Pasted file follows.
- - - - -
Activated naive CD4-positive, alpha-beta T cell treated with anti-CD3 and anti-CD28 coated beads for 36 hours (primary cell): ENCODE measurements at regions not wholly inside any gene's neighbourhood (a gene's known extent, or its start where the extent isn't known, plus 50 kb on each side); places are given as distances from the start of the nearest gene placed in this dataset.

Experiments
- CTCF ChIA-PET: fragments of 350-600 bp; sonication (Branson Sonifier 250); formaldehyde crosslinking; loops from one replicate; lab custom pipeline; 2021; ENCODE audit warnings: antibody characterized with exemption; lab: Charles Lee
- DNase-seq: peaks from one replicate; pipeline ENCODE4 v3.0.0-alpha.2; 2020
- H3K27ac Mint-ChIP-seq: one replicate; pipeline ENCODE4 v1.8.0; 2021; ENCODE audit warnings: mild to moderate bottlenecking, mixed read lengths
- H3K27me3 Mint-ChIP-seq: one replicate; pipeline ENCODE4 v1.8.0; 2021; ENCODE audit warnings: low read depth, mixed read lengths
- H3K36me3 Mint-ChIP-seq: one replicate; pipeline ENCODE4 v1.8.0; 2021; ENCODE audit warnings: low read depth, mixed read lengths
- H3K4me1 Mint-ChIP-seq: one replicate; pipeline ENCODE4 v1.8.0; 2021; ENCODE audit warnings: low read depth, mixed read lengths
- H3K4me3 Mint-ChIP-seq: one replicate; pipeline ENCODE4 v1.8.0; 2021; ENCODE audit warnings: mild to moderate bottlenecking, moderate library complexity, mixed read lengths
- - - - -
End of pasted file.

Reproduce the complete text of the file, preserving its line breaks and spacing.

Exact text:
Activated naive CD4-positive, alpha-beta T cell treated with anti-CD3 and anti-CD28 coated beads for 36 hours (primary cell): ENCODE measurements at regions not wholly inside any gene's neighbourhood (a gene's known extent, or its start where the extent isn't known, plus 50 kb on each side); places are given as distances from the start of the nearest gene placed in this dataset.

Experiments
- CTCF ChIA-PET: fragments of 350-600 bp; sonication (Branson Sonifier 250); formaldehyde crosslinking; loops from one replicate; lab custom pipeline; 2021; ENCODE audit warnings: antibody characterized with exemption; lab: Charles Lee
- DNase-seq: peaks from one replicate; pipeline ENCODE4 v3.0.0-alpha.2; 2020
- H3K27ac Mint-ChIP-seq: one replicate; pipeline ENCODE4 v1.8.0; 2021; ENCODE audit warnings: mild to moderate bottlenecking, mixed read lengths
- H3K27me3 Mint-ChIP-seq: one replicate; pipeline ENCODE4 v1.8.0; 2021; ENCODE audit warnings: low read depth, mixed read lengths
- H3K36me3 Mint-ChIP-seq: one replicate; pipeline ENCODE4 v1.8.0; 2021; ENCODE audit warnings: low read depth, mixed read lengths
- H3K4me1 Mint-ChIP-seq: one replicate; pipeline ENCODE4 v1.8.0; 2021; ENCODE audit warnings: low read depth, mixed read lengths
- H3K4me3 Mint-ChIP-seq: one replicate; pipeline ENCODE4 v1.8.0; 2021; ENCODE audit warnings: mild to moderate bottlenecking, moderate library complexity, mixed read lengths